This also explains why Thrive’s supporters aren’t generally swayed by factual arguments or applications of logic and critical thinking. The point is not to establish literal, verifiable truth (though the film seems, on the surface, to want to do this as well). The point is to validate an essentially spiritual belief system. At its core, then, seen from this angle, Thrive is basically a religious text. A Thrive supporter is no more likely to abandon his support for the film, when presented evidence that crop circles are terrestrial in origin or the Global Domination Agenda does not exist, than a Mormon is to leave the Church of Latter-Day Saints when told that there is no archaeological evidence that the Nephites and Lamanites actually existed.

That Thrive supporters take the movie this way—whether they are consciously aware of it or not—is borne out by comments like this one, which seems to equate criticism of the movie with some sort of assault on the primacy of the human spirit:

“Thrive is not out to get anyone other than the people that Gamble feels are responsible for the situation we find ourselves in today. I believe that all Thrive is trying to do is show people the power they have, which to me is amazing because all I see everywhere are reminders of how I need to better myself or change who I am because its not good enough. I don’t feel the need to back up any claims with links or anything of that nature because you can’t cite the claim I have which is this; Every human being has the capability of being amazing no matter what but there are people who try very hard to keep us unaware of this….I just love the movie Thrive because it gives me hope. All I want is for as many people to be inspired by this movie the way I was because it is too hard for me to see and hear about so many people living with so little while we enjoy the benefits of their destruction.”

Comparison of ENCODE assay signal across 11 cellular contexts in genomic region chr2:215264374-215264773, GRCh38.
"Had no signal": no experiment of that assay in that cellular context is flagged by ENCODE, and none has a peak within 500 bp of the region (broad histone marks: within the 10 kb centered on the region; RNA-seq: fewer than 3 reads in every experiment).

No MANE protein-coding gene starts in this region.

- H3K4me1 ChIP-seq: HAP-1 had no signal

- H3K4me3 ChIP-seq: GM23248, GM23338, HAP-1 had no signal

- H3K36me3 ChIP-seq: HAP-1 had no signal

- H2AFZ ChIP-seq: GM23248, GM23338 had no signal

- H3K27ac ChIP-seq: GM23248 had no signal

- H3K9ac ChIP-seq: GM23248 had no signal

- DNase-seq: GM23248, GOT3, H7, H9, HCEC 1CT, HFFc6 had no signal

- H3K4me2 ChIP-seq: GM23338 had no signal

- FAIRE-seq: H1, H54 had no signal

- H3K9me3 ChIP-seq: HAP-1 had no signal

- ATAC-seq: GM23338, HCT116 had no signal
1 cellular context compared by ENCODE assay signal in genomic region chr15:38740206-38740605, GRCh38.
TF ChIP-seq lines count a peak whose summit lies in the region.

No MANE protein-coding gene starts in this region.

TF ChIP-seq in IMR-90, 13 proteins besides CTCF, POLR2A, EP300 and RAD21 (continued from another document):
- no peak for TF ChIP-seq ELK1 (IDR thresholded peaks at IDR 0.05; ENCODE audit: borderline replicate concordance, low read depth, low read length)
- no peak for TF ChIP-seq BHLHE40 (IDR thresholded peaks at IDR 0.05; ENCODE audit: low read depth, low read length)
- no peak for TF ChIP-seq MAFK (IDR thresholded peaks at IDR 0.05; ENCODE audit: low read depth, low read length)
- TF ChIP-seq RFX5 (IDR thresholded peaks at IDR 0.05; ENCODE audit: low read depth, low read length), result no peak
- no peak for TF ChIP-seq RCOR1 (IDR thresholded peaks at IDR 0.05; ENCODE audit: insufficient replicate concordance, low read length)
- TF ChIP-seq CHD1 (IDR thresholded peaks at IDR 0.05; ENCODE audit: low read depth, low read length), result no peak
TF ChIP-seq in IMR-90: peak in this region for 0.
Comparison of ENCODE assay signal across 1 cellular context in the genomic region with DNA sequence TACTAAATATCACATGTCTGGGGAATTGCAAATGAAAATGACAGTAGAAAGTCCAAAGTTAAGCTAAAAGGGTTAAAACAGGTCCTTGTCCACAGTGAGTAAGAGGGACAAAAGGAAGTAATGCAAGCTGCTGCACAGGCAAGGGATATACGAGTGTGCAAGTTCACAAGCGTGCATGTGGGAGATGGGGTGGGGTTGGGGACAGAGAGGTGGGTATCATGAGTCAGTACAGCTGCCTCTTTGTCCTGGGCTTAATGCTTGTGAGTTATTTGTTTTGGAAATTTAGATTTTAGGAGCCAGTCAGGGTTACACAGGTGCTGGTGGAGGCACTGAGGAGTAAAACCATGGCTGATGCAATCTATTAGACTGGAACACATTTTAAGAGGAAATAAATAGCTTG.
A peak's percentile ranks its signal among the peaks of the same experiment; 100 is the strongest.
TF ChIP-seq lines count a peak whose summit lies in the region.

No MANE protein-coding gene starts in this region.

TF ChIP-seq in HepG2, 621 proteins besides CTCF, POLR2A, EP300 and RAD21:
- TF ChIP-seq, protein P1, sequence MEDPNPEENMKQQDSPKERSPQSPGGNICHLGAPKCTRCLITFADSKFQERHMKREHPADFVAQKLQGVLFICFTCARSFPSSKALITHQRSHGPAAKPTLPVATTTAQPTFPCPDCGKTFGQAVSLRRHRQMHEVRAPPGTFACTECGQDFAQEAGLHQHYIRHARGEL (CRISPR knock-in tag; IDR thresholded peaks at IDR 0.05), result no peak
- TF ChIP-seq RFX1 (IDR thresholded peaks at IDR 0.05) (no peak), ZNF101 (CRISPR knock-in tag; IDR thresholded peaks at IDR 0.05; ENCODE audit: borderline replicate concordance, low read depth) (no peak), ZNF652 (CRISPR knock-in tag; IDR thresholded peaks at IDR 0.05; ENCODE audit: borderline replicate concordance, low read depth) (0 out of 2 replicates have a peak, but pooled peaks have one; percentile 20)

So Thrive, then, is probably intended to be accepted on spiritual and philosophical terms—not factual ones.

That means that unless I’m ready to give battle on the supposed spiritual basis of Thrive, I need to delete this blog immediately, right? Not quite.

There’s Just One Problem…Thrive Purports to be a Documentary. 

Unfortunately Thrive doesn’t wear its intentions on its sleeve. On the face of it, it appears to be a documentary—a movie intended to state what the facts actually are. The fact that I had to talk to an academic expert on conspiracy theories and New Age beliefs to realize that it is not really a documentary demonstrates this. It also leaves the movie and its makes with the same fundamental problem that drew me to begin debunking it in the first place: the things that it says are facts are not, in fact, true.